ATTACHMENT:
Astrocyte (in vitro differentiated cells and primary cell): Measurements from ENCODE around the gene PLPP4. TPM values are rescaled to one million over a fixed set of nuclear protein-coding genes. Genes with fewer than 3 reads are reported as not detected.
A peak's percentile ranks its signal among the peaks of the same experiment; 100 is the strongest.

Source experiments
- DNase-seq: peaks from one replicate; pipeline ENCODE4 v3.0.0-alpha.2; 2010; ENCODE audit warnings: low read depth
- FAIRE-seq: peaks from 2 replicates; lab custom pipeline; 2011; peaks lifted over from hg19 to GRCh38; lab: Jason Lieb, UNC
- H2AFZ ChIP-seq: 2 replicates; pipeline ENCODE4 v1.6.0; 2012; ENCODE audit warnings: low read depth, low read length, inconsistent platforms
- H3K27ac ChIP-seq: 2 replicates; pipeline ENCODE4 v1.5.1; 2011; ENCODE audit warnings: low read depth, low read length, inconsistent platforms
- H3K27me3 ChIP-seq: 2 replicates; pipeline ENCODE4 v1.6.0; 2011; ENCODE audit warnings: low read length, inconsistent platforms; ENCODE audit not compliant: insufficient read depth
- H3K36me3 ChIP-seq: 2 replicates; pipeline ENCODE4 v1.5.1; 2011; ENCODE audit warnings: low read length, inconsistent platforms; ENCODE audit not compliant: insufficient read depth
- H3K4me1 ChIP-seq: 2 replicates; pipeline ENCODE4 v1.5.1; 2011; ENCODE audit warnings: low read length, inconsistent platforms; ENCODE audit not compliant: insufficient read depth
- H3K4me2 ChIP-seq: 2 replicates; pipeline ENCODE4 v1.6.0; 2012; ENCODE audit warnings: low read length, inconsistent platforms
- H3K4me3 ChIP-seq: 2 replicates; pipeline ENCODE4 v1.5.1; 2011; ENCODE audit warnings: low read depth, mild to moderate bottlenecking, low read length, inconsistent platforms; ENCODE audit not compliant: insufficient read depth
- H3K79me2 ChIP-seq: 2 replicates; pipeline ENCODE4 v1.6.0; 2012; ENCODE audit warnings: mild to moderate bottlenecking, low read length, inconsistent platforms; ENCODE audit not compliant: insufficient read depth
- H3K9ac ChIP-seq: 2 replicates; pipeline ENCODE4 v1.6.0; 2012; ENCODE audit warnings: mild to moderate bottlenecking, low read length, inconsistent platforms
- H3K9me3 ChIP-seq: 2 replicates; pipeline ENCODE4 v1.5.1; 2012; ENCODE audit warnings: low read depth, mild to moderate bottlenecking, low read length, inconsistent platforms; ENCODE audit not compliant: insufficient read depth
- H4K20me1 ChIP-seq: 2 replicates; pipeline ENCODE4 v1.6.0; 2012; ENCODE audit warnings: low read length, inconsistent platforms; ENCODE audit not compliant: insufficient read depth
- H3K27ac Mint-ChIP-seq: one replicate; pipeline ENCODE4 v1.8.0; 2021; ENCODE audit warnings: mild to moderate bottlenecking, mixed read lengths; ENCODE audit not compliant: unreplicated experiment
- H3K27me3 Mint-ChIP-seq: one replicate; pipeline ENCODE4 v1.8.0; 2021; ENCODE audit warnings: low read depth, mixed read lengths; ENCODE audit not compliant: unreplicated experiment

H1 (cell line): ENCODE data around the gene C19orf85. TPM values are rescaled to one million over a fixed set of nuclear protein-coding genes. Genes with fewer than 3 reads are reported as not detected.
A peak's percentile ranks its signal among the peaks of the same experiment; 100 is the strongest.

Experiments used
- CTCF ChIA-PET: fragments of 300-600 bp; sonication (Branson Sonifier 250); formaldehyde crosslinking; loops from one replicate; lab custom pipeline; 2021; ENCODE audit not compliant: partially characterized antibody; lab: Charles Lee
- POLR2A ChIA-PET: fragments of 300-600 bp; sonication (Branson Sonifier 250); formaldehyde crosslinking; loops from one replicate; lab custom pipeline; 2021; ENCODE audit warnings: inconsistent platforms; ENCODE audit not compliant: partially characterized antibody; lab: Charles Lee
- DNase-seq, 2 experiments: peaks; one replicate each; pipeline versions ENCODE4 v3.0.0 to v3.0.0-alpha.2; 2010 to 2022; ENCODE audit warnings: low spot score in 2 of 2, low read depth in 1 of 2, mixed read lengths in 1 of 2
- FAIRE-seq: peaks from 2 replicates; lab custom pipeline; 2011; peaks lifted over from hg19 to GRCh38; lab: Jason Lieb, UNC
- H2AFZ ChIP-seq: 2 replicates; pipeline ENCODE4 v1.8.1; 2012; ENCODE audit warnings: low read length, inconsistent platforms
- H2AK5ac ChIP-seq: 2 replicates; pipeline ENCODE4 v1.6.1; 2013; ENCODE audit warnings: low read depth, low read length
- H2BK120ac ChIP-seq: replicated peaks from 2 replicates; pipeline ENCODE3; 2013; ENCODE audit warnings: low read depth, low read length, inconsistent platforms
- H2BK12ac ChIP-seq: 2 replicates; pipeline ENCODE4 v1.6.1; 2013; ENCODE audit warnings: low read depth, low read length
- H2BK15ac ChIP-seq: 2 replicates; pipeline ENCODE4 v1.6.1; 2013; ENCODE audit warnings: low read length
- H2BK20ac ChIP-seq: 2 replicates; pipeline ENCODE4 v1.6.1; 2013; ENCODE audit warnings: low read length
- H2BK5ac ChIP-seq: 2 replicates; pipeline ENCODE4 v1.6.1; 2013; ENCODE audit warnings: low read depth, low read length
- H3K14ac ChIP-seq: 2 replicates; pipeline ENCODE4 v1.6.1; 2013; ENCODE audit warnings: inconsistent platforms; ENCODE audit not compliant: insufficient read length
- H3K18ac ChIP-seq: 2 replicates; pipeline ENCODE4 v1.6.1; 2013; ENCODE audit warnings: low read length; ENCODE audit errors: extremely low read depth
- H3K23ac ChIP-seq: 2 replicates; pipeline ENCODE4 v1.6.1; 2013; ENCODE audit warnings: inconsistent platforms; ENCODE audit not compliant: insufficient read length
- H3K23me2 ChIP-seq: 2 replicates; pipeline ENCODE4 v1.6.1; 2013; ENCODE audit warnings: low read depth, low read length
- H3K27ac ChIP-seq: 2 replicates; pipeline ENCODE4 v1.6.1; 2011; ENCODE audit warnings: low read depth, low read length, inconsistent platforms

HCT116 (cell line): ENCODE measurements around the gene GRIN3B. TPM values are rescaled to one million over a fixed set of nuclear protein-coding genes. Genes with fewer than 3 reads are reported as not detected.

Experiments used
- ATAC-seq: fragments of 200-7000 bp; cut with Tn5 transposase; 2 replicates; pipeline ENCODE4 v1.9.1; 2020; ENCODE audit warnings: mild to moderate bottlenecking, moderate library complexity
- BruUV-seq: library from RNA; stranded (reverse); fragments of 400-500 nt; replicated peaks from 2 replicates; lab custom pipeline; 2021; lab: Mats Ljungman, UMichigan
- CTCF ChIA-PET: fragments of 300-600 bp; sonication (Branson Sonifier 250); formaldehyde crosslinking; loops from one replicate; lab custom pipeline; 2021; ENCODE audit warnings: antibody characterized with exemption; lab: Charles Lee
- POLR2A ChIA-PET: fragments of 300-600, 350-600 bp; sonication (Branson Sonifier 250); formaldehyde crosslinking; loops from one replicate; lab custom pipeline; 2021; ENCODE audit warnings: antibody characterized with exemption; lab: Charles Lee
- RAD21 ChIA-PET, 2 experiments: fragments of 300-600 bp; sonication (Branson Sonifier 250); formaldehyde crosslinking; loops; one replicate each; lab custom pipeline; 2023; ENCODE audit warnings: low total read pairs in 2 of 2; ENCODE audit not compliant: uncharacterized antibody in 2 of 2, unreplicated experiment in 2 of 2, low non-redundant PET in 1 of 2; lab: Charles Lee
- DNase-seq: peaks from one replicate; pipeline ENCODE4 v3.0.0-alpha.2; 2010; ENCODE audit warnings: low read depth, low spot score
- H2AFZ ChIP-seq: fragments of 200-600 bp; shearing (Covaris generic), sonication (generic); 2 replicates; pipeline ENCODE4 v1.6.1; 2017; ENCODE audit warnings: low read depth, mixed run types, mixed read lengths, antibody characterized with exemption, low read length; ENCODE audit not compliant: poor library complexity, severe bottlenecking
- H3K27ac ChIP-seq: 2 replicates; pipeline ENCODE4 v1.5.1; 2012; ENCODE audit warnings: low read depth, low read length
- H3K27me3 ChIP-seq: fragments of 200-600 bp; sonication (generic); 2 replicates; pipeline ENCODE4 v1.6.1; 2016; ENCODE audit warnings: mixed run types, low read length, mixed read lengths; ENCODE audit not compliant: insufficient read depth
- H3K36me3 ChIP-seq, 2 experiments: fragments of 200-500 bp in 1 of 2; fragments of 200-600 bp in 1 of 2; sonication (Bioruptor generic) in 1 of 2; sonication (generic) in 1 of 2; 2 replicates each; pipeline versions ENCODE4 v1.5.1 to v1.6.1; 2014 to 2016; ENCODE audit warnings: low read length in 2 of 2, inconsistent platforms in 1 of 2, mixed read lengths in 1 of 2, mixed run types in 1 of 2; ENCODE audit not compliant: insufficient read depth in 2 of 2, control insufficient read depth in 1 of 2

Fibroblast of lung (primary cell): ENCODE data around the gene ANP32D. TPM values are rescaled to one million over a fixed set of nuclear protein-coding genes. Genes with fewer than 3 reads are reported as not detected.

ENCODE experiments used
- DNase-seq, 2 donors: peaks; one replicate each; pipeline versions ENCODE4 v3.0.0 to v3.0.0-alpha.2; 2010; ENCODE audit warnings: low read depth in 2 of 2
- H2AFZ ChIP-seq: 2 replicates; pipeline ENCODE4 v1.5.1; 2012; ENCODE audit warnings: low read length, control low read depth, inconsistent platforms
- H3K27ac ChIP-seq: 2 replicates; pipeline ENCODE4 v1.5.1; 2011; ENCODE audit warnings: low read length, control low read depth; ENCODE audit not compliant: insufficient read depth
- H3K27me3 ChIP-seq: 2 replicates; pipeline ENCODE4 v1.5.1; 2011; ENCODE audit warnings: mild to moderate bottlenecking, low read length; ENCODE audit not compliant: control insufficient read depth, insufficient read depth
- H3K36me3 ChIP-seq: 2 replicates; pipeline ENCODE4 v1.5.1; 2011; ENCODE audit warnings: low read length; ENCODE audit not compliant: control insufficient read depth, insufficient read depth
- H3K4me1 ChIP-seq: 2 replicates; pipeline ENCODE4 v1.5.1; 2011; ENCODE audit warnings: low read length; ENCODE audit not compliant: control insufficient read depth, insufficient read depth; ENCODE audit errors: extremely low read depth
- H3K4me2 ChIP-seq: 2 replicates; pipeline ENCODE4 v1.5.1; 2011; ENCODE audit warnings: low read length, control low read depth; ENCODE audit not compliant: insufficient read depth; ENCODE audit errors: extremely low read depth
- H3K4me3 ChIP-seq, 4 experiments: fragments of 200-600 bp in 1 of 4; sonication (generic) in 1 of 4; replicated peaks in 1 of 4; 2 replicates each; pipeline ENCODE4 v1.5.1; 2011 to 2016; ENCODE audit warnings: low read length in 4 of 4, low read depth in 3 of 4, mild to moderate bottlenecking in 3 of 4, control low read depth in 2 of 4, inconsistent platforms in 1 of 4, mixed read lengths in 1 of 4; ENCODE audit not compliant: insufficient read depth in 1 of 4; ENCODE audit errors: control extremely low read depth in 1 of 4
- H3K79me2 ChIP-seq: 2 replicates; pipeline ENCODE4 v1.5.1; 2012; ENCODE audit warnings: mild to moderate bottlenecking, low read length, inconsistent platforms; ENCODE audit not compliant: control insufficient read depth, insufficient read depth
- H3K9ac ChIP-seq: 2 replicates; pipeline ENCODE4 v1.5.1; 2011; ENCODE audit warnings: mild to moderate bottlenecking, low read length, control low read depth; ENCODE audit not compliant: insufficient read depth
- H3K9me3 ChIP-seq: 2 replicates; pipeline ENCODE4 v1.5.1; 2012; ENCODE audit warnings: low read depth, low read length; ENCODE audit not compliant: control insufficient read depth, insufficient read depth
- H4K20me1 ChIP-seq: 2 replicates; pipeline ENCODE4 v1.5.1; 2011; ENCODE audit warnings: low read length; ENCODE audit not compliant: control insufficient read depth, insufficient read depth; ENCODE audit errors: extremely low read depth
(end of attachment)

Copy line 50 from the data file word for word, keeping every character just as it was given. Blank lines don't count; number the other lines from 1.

Fibroblast of lung (primary cell): ENCODE data around the gene ANP32D. TPM values are rescaled to one million over a fixed set of nuclear protein-coding genes. Genes with fewer than 3 reads are reported as not detected.